Parent and child workout
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A recent study suggests that laziness can be blamed on one's genes.

Do you ever wonder why you find it hard to exercise everyday, while others don't? It must be your genes. A recent study found that a certain genetic mutation reduces one's ability to exercise.

For quite some time now, it has been thought that some people consider exercising much easier than others. While some find joy in jogging off to the gym, others find it terrifying to even do anything that may possibly lead to shortness of breath or perspiration. Now this is no longer just some random situation. In fact, scientists have already discovered the link between one's ability to efficiently exercise and certain genes.

The study, published in the New England Journal of Medicine, reported that a genetic mutation in some individuals are making it more difficult for them to exercise. The mutation can impact the "cellular oxygen sensing" that is linked to a human's ability to effectively work out.

The research team also found that those with the gene had reduced growth rate, constantly low blood sugar, limited capacity for exercise and an extremely high red blood cell number. With these findings, it can then be said that laziness is indeed, hereditary.

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A study finds that genetic mutation reduces one’s ability to exercise
(Photo : Photo by bruce mars on Unsplash)

How Do Genetic Mutations Work?

In an attempt to figure out why individuals with a limited capacity to exercise behave the way they do, the team of researchers thoroughly evaluated one case study.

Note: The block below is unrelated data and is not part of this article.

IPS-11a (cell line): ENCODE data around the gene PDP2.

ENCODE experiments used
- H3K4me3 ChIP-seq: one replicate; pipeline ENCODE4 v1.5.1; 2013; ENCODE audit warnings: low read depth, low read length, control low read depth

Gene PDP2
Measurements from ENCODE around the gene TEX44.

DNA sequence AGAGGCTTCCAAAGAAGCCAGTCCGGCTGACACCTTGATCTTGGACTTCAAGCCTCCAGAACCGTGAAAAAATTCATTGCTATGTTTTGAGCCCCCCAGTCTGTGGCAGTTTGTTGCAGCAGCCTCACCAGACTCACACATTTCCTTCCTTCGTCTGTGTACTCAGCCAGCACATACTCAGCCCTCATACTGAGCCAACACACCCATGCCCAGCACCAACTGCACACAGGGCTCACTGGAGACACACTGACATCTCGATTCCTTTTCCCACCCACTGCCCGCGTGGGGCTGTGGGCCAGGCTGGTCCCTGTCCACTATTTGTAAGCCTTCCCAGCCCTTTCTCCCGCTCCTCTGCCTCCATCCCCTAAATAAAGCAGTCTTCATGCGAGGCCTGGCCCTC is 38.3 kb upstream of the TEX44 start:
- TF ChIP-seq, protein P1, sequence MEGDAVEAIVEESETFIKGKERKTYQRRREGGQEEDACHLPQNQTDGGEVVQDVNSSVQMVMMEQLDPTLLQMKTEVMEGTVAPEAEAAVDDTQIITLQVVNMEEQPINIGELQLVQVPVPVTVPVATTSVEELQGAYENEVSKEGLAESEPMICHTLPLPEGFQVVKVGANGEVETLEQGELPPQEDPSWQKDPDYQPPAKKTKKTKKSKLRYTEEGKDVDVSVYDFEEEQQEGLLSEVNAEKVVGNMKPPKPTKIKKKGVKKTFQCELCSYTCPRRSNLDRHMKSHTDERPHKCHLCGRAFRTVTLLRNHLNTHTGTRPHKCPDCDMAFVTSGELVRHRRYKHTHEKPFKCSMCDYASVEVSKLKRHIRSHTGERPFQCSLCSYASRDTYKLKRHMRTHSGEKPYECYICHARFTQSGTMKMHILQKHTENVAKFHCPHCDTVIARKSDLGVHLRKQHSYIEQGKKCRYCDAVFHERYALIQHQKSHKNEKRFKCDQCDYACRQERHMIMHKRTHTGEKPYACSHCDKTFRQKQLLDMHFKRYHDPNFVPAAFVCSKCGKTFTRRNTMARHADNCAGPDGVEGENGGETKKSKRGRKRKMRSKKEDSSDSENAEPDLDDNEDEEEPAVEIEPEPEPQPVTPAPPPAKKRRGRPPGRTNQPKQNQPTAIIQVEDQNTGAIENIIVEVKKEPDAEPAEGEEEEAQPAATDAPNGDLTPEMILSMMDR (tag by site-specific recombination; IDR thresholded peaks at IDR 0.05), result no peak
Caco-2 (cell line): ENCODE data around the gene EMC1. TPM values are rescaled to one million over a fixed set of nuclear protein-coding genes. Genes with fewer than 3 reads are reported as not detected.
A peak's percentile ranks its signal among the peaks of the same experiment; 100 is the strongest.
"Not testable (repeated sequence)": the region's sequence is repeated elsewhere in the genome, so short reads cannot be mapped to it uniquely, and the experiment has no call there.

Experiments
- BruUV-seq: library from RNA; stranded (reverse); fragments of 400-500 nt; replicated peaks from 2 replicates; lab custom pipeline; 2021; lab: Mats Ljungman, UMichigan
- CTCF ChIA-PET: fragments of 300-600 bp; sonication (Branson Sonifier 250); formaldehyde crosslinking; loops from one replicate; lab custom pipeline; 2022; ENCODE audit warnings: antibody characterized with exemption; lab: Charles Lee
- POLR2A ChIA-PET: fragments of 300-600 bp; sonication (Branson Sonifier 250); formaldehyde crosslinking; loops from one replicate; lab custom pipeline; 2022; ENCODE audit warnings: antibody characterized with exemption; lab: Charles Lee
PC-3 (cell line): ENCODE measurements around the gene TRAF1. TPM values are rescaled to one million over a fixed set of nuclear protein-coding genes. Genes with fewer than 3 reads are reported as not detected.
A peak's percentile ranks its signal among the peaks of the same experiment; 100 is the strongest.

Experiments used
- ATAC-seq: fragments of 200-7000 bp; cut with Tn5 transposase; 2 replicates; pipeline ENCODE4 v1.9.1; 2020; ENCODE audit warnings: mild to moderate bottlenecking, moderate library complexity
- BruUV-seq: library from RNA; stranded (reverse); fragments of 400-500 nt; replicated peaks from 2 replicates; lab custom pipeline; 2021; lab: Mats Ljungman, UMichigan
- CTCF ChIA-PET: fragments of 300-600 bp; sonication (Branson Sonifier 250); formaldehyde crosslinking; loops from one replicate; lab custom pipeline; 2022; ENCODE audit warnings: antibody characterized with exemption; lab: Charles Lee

After several tests, including genetic analysis, the scientists found that the mutated gene being examined was the von Hippel-Lindau, or the VHL gene. It is a type of gene playing a vital role in one's genetic makeup, mainly contributing to the survival of human cells when the ability to take in oxygen is reduced.

Additionally, the researchers also found that the VHL gene was damaged in some individuals struggling to exercise. The main reason for this is that  this gene is associated with the mitochondria. When the mitochondria fail to fire on all cylinders, which is the usual case in those with mutated VHL, exercising is certainly quite a hard thing to do.

Dr. Federico Formenti, one of the study's lead authors said that they find this discovery of mutation, as well as the linked phenotype, exciting as it allows for a deeper understanding of human physiology, particularly when it comes how the human body senses and responds to the reduced availability of the oxygen.

Laziness Comes From One's Genetic Make Up

The researchers experimented on mice, which were bred to have a mutation in genes close to that of humans in order to interrupt its function. In relation to this, researchers characterized the mice in terms of obesity, physical activity, as well as the cellular biology to understand how this gene was associated with obesity.

The said study showed the levels of physical activity, body weight and how much the mice ate. The study also showed other cellular level measurements that are obesity-related, such as the expression of the protein on the brain cells' surface.